A triple bombing claimed by ISIS killed at least 45 people near the Syrian capital of Damascus on Sunday, overshadowing an already shaky start to what are meant to be indirect Syria peace talks. Syria's state news agency SANA said that the blasts went off in Sayyda Zeinab, a predominantly Shiite Muslim suburb of the Syrian capital. SANA said attackers detonated a car bomb at a bus stop and that two suicide bombers set off more explosives as rescuers rushed to the area. The Britain-based Syrian Observatory for Human Rights, an opposition group that monitors both sides of the conflict, said at least 47 people were killed in the explosions, and that the death toll was expected to rise because a number of people were seriously wounded.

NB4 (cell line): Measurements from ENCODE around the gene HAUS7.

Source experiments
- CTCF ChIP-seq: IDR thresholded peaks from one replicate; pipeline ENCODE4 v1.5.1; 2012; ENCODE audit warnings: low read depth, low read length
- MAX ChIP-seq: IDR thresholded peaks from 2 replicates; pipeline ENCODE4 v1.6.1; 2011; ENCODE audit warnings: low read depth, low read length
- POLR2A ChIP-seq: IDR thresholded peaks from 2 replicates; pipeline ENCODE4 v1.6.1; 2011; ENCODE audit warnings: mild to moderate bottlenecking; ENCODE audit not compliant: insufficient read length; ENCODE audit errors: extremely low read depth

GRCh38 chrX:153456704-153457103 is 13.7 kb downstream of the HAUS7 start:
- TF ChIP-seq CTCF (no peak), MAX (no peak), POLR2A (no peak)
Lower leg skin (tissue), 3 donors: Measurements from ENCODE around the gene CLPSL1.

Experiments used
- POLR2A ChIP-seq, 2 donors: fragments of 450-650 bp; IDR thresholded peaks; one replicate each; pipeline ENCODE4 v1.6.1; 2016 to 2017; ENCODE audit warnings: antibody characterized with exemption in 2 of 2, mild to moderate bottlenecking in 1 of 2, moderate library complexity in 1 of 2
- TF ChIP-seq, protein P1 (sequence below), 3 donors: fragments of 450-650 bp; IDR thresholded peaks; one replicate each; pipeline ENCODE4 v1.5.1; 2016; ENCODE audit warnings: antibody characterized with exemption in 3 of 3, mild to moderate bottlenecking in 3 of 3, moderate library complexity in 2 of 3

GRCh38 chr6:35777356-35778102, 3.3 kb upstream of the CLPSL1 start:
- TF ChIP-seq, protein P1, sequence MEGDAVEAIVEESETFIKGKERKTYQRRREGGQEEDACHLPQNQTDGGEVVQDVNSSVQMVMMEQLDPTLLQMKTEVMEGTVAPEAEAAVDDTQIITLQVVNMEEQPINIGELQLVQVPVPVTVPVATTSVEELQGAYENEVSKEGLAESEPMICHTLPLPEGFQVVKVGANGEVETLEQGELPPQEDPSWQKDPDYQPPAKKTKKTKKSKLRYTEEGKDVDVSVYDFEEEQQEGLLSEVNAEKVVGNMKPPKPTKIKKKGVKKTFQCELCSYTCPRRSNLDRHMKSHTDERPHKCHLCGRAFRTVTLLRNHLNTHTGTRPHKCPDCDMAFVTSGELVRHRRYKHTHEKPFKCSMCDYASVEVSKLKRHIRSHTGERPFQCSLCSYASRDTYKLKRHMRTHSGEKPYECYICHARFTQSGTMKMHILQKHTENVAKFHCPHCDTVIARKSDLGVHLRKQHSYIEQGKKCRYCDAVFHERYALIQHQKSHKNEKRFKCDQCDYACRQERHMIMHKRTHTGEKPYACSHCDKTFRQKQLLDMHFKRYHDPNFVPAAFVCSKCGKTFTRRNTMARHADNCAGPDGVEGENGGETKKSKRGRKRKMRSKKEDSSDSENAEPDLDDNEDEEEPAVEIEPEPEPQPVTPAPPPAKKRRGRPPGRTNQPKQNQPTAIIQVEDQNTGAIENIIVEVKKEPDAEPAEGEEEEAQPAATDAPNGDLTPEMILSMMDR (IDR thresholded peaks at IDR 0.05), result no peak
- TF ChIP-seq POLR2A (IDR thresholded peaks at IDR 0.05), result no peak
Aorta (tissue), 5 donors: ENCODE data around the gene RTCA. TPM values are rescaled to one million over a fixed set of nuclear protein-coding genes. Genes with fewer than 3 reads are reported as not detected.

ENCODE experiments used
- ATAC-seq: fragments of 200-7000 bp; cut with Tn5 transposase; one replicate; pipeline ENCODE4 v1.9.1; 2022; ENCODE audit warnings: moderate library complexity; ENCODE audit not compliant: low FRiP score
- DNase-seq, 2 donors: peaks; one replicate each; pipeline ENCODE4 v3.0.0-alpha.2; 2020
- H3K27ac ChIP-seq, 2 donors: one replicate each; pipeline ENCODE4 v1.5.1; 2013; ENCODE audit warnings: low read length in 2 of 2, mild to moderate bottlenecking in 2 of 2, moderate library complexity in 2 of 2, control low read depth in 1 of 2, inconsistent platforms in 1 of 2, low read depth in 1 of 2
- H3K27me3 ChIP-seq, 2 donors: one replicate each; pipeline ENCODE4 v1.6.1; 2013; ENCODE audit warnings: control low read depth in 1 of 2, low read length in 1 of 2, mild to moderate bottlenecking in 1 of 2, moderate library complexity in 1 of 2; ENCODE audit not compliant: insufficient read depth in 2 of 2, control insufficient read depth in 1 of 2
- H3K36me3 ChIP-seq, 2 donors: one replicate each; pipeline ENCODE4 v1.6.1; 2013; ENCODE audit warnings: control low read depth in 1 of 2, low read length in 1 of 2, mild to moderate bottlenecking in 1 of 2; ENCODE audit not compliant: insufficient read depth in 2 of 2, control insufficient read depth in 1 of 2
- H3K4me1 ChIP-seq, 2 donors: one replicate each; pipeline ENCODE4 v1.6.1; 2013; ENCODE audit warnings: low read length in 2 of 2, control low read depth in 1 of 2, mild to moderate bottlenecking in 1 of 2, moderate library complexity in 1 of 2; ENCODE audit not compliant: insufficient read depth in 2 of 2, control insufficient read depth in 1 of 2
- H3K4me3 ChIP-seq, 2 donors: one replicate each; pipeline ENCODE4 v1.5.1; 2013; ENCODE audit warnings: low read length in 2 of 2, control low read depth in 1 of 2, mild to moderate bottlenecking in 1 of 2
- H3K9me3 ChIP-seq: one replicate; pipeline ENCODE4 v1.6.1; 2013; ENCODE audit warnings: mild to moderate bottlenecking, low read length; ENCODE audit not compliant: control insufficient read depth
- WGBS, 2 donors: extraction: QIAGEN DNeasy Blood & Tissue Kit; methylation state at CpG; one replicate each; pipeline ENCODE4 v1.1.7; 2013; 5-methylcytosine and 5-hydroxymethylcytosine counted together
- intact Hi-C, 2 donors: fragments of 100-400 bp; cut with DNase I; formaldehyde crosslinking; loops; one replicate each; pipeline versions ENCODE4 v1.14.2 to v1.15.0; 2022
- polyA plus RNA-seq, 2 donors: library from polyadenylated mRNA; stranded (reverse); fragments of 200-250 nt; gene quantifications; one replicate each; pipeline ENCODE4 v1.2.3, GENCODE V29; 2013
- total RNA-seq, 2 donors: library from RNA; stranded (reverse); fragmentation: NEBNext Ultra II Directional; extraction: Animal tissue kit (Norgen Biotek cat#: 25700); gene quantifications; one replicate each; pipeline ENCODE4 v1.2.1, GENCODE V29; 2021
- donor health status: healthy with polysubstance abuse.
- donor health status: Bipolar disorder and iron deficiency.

The Geneva talks are part of a process outlined in last month's UN resolution that envisions an 18-month timetable for a political transition in Syria, including a new constitution and elections. The talks got off to a rocky start Friday, with UN Special Envoy to Syria Staffan de Mistura meeting only with a Syrian government delegation. The main opposition group said it will not take part until its demands are met, including lifting the siege imposed on rebel-held areas and an end to Russian and Syrian airstrikes. "It's the duty of the Security Council to put the pressure on Russia to stop these crimes in Syria," opposition spokesman Salem al-Mislet told the AP on Sunday. The opposition delegation is to meet with de Mistura later Sunday, al-Mislet said. Meanwhile, a Syrian official said President Bashar al-Assad's government will "never accept" the inclusion in the peace talks of two militant groups it considers terrorists.